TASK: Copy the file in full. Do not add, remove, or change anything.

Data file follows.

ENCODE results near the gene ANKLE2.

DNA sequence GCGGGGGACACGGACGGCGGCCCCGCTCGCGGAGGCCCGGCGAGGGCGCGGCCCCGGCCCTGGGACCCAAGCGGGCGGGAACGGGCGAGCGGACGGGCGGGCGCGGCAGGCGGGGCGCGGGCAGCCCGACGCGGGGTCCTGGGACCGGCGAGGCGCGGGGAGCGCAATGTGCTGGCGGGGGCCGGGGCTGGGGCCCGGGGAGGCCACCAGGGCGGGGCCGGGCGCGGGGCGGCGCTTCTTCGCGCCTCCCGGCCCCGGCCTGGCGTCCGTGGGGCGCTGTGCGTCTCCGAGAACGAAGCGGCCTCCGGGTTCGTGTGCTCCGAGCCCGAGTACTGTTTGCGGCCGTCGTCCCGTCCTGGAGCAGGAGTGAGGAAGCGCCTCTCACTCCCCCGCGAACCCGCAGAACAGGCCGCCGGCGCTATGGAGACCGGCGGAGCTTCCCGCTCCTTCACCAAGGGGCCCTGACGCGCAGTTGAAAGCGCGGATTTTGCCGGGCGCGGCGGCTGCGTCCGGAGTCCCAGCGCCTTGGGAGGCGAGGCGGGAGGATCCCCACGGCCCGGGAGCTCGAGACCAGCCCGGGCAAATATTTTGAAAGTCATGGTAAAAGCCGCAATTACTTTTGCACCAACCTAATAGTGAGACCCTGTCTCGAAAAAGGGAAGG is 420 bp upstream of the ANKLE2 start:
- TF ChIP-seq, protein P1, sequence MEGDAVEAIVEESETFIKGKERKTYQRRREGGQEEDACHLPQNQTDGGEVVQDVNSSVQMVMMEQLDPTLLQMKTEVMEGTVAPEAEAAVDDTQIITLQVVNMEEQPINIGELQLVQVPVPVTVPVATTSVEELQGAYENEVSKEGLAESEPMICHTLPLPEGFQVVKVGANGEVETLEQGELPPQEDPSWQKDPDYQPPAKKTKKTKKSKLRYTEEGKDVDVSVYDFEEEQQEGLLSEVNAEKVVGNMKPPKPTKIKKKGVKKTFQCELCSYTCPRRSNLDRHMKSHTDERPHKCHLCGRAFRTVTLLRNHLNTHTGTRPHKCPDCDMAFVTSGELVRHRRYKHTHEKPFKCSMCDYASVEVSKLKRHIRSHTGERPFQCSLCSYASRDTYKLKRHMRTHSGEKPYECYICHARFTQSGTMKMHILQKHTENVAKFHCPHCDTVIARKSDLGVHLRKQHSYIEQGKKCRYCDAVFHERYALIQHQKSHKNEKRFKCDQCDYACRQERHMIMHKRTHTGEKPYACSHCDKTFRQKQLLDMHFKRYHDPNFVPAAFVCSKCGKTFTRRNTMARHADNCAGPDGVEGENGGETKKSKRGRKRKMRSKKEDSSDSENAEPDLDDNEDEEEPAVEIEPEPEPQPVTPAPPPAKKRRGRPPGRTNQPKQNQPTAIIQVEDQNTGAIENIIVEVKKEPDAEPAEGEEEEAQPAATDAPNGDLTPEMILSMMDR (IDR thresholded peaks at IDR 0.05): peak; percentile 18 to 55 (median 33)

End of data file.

ENCODE results near the gene ANKLE2.

DNA sequence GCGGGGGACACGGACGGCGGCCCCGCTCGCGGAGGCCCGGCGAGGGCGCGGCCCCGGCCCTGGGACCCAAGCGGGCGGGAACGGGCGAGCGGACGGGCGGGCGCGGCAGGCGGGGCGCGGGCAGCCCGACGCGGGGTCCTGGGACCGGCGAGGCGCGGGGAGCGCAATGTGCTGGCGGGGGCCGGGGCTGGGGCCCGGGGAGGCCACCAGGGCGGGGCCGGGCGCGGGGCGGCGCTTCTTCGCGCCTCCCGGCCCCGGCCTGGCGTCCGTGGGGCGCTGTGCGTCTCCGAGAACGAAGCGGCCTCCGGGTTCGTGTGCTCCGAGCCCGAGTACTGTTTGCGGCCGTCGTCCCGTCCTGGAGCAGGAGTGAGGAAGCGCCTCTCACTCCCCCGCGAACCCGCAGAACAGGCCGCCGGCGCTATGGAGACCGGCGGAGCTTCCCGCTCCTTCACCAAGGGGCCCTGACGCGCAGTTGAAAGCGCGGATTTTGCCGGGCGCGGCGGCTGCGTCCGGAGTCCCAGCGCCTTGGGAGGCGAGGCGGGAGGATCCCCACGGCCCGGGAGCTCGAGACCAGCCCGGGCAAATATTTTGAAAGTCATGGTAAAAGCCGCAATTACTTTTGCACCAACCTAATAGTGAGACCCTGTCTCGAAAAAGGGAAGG is 420 bp upstream of the ANKLE2 start:
- TF ChIP-seq, protein P1, sequence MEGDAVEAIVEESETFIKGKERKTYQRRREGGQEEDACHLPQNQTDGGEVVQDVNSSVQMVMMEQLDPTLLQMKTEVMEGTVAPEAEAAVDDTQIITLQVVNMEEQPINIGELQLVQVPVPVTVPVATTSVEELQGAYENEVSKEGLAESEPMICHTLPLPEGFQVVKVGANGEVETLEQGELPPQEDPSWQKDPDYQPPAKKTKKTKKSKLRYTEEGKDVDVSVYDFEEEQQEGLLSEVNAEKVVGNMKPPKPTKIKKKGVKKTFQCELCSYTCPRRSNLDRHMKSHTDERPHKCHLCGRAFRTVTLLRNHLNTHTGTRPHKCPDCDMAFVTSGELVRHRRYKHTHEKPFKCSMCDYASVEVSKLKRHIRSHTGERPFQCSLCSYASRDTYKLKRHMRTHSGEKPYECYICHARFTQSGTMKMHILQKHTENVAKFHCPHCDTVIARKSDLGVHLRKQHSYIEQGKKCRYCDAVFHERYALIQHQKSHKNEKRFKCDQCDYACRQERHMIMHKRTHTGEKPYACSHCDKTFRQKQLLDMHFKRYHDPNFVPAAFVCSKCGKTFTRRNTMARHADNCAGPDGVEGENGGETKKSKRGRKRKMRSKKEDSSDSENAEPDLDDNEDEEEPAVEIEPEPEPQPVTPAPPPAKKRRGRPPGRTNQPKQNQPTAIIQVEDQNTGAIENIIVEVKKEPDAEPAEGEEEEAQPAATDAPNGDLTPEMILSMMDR (IDR thresholded peaks at IDR 0.05): peak; percentile 18 to 55 (median 33)